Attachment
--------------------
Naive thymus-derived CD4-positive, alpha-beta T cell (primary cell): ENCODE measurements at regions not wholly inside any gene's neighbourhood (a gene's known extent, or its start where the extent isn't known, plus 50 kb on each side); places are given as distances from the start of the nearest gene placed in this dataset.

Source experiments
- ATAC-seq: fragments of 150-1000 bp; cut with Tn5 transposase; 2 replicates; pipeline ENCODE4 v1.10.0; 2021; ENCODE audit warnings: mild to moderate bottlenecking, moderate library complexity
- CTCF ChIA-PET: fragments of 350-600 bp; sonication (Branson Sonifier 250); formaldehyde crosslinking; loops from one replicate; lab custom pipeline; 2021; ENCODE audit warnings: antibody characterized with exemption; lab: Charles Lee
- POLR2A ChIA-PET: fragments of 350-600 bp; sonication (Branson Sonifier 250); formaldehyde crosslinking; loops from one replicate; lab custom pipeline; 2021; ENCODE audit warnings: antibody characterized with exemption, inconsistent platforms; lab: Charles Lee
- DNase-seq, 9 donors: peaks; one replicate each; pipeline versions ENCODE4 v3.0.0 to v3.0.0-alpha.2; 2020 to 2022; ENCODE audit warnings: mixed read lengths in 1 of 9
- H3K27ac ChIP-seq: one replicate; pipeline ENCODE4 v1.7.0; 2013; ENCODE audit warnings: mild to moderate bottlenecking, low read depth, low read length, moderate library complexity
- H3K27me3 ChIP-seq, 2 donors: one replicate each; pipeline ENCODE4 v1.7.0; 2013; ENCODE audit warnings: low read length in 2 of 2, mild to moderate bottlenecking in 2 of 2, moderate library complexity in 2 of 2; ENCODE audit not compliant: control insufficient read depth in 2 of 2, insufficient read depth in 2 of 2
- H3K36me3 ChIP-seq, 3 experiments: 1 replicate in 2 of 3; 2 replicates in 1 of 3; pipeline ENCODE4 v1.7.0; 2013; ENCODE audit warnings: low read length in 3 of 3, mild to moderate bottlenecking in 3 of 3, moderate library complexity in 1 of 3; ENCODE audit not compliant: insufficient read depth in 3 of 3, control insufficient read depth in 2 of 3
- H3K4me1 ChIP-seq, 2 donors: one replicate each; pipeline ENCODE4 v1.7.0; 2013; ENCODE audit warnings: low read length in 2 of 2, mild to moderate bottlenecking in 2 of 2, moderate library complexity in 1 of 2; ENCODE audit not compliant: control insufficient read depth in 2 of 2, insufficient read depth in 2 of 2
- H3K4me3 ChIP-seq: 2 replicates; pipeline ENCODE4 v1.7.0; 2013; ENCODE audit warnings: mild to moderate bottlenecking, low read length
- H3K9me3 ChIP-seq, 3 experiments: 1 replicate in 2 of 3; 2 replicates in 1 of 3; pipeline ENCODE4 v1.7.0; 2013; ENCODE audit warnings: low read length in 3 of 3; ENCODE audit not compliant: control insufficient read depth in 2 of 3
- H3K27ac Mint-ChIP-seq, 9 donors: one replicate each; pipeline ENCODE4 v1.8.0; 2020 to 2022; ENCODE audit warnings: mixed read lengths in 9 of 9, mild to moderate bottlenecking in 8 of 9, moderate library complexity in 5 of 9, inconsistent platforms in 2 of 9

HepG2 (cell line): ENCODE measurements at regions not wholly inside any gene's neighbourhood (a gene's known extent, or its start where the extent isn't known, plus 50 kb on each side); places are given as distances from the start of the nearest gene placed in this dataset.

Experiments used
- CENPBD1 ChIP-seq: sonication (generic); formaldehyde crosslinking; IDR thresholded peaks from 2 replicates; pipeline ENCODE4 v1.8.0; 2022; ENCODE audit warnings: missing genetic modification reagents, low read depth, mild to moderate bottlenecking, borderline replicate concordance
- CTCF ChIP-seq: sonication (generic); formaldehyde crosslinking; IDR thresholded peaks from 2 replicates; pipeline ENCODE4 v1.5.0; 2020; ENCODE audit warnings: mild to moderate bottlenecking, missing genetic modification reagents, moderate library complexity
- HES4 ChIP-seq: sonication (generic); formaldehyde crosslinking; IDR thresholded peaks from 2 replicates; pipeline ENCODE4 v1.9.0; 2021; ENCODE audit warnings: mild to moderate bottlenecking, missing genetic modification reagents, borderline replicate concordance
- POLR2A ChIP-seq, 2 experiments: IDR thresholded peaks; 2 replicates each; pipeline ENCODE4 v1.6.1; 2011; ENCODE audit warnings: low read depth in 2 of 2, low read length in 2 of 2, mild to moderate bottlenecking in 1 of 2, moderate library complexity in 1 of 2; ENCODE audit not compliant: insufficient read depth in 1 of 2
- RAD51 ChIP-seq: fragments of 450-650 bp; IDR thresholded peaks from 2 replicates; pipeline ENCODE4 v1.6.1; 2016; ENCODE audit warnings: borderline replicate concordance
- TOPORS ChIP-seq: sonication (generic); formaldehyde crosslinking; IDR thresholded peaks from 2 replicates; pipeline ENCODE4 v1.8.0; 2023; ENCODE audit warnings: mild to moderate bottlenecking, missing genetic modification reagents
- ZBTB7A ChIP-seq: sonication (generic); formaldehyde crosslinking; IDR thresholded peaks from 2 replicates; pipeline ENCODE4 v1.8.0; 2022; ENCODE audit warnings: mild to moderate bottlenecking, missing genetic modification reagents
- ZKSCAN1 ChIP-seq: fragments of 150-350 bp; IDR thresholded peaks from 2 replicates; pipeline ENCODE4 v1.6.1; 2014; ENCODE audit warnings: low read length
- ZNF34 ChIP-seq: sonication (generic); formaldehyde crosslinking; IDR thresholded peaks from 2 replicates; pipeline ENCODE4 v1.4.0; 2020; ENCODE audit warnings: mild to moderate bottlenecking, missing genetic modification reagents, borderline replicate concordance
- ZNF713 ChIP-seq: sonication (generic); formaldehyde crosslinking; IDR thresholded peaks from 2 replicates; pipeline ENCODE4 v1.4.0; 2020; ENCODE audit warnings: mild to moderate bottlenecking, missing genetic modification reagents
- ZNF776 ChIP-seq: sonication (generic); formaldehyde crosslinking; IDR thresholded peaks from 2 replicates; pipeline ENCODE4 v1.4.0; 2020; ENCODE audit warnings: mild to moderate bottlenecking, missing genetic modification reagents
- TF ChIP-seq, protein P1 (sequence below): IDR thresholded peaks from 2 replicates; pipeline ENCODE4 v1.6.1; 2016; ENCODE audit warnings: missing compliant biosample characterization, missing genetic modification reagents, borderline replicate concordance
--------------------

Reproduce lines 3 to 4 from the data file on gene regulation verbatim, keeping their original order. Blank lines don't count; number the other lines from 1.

- ATAC-seq: fragments of 150-1000 bp; cut with Tn5 transposase; 2 replicates; pipeline ENCODE4 v1.10.0; 2021; ENCODE audit warnings: mild to moderate bottlenecking, moderate library complexity
- CTCF ChIA-PET: fragments of 350-600 bp; sonication (Branson Sonifier 250); formaldehyde crosslinking; loops from one replicate; lab custom pipeline; 2021; ENCODE audit warnings: antibody characterized with exemption; lab: Charles Lee